President Cyril Ramaphosa told fellow heads of state and dignitaries from around the world on Wednesday afternoon that African states and other developing economies would need their debt obligations suspended if they hoped to fight the impact of the coronavirus pandemic and revive their economies.
Speaking during a virtual roundtable discussion hosted by the United Nations on Financing for development in the era of Covid-19 and beyond, Ramaphosa said African states especially needed a fair and equitable regime to allow room for leaders to address the health and economic crisis.
The G20 has been discussing the possibility of a "debt standstill" for vulnerable economies since April, as each country grapples with the Covid-19 novel coronavirus. According to the World Bank, some creditors are committing to honour the proposal to put a hold on debt obligations.
In April, chief economist for the Africa region at the World Bank, Albert Zeufack, said a "debt freeze" for African economies could free up $44 billion to respond to Covid-19.
Also speaking in his capacity as African Union chair, Ramaphosa told fellow heads of state during the virtual round table that a "standstill" in debt to international creditors would give African states the room to fight the pandemic, import medical supplies if needed and invest in economic recovery.
"South Africa supports the call from the African Union for a debt standstill for two years. We also support the call for drawing rights for corporate banks to extend the impact of the pandemic. This should come with a standstill of debt for vulnerable countries," said Ramaphosa.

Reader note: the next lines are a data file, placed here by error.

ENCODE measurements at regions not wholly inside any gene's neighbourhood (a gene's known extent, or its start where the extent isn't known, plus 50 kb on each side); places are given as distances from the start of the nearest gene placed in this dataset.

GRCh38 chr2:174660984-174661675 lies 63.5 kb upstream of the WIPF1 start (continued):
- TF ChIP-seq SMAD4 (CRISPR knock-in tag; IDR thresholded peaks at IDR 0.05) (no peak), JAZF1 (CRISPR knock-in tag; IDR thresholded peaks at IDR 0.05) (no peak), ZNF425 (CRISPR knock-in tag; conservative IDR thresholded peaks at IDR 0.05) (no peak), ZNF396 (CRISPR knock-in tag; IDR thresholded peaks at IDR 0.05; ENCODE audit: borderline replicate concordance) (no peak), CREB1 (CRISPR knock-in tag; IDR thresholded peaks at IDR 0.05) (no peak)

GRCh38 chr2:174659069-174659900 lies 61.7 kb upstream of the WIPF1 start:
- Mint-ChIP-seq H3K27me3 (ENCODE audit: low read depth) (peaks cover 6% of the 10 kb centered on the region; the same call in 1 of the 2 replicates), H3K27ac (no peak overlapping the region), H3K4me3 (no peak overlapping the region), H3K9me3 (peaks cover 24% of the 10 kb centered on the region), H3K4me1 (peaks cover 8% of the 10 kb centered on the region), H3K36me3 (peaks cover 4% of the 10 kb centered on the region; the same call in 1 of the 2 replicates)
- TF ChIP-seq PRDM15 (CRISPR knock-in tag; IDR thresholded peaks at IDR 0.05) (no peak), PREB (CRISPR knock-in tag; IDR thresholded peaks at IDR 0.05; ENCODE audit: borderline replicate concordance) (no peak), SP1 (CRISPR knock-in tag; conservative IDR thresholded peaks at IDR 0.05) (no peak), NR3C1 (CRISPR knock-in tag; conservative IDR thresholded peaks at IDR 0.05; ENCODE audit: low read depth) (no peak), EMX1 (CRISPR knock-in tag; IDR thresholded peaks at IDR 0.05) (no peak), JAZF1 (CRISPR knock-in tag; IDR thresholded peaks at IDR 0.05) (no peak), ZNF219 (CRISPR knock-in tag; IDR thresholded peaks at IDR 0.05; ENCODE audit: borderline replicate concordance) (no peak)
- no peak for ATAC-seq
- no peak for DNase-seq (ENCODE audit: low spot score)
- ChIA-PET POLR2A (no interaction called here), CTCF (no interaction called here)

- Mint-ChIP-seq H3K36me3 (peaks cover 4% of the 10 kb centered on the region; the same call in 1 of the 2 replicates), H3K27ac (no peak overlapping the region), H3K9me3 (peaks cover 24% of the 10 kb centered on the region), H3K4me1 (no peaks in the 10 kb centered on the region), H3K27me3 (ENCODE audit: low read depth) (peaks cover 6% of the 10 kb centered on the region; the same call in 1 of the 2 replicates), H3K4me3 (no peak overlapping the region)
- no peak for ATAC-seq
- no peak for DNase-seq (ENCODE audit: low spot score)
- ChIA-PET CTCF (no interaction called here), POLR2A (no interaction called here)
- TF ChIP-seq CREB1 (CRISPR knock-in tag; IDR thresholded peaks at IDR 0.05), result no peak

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Ramaphosa said the most vulnerable economies of the world would need a relief package equal to 10% of global GDP. He said leaders must be innovative in the deployment of resources towards fighting Covid-19 as well as advancing sustainable development.
World Bank President David Malpass said more countries and creditors were signing up for a debt moratorium, noting that Chinese president Xi Jinping has expressed intention to commit to the debt suspension.
Building a bridge
Managing Director of the International Monetary Fund Kristalina Georgieva said while the world economy was bound to exit 2020 smaller that it was when it entered, heads of state and central banks were doing critical work to prevent the worst possible economic fallouts.
"Fiscal measures must continue to build the bridge over the financial support for workers and SMMEs. So far, we have seen as much as $9 trillion in fiscal measures announced and more will have to be done," said Georgieva.
Georgieva said the most vulnerable countries include those that are mineral dependent, those that depend heavily on tourism, countries that receive high volumes of remittances and economies located in former conflict zones. She says they need debt sustainability, financial lifelines and improved conditions for private sector-led growth.
Former Credit Suisse CEO Tidjane Thaim said in some cases of African states grappling with Covid-19, debt cancellations may have to be considered as "at this time, capital must flow into Africa and not out of Africa".
President and Chief Executive Officer, Institute of International Finance Tim Adams said in sub-Saharan Africa, there were small groups of creditors that were dominating the debt market and that the institute supported debt suspension.
European Commission president Ursula von der Leyen challenged leaders to re-imagine the future of the global economy, saying before the pandemic the world was already on an unsustainable economic path, with growing inequality and illicit financial flows.
"We need a global recovery initiative that links investment and debt relief to the SDGs. We must be clear what kind of recovery we aspire to. It must be a green recovery. It must be a digital-based recovery and it must be a just recovery," said Von der Leyen.
Von der Leyen said the EU was committed to assisting African states, as evidenced in the more than €20 billion set aside for vulnerable states.